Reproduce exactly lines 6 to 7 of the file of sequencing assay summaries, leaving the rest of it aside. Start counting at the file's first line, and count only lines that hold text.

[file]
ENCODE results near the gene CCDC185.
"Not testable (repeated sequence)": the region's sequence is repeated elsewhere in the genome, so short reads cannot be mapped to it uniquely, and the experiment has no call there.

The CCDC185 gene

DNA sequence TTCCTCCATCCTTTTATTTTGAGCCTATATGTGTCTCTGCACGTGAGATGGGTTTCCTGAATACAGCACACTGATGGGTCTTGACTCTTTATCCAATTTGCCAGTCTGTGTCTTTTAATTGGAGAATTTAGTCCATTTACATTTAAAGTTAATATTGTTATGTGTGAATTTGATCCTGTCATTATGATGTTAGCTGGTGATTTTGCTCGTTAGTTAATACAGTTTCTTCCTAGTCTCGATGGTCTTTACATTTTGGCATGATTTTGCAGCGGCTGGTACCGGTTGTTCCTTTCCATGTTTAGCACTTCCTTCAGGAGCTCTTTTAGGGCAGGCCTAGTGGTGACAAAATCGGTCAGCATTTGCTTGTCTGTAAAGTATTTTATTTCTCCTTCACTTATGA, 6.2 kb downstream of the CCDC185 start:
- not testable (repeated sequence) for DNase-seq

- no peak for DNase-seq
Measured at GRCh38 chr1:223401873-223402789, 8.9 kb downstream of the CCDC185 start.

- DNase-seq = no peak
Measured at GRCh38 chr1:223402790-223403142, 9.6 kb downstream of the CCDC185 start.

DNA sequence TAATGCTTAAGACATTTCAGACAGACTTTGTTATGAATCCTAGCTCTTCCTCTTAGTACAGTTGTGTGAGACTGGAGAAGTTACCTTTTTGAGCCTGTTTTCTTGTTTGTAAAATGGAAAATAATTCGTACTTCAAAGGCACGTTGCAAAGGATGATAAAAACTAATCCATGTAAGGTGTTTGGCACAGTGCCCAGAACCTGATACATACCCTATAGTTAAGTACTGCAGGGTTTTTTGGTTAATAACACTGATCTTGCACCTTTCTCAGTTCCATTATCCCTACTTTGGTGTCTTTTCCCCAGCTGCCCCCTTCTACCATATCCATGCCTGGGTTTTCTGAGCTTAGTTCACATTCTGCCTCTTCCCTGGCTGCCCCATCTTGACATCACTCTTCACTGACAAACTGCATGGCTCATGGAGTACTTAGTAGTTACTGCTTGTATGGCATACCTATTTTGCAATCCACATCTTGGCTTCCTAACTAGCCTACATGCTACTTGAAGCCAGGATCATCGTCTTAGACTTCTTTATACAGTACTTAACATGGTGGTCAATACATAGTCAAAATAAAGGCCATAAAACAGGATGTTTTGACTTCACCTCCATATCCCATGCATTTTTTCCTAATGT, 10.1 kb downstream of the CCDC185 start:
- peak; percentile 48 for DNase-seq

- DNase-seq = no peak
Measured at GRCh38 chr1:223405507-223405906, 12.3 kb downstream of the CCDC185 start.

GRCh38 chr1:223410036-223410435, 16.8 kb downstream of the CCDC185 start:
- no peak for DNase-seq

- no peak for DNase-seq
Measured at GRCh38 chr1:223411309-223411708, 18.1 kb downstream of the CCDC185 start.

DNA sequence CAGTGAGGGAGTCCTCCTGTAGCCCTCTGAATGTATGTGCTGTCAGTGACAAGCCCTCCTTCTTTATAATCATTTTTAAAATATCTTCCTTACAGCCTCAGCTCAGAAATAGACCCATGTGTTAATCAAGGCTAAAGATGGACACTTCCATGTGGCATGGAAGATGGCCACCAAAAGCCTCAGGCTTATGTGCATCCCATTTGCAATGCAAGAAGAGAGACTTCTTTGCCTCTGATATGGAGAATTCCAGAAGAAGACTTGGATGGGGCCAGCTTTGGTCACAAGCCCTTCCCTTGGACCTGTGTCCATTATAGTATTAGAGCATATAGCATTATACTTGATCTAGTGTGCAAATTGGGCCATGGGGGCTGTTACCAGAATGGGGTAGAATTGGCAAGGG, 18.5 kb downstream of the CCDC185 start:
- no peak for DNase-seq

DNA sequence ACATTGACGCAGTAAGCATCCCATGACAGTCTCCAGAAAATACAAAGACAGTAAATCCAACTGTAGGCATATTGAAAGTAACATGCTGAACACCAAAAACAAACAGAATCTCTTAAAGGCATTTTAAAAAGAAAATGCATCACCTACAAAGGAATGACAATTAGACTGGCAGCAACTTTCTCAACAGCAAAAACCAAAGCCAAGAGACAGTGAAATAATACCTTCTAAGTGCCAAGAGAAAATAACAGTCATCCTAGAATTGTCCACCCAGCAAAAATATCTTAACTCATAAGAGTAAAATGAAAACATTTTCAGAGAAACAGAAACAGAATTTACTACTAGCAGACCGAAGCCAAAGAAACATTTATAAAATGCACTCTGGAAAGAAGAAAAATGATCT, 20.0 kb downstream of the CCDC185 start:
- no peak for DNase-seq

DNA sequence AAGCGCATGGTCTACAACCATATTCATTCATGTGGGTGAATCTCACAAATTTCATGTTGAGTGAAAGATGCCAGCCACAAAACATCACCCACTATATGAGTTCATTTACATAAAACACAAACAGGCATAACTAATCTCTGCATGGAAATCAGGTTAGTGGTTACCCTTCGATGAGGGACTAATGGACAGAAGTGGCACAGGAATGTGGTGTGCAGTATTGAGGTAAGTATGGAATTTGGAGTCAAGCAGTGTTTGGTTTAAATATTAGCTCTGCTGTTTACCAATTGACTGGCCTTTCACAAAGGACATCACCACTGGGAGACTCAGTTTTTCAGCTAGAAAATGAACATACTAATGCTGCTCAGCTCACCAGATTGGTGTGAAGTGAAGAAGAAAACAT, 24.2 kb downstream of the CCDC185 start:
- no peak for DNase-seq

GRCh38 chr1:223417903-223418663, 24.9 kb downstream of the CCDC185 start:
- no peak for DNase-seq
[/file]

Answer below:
- no peak for DNase-seq
Measured at GRCh38 chr1:223401873-223402789, 8.9 kb downstream of the CCDC185 start.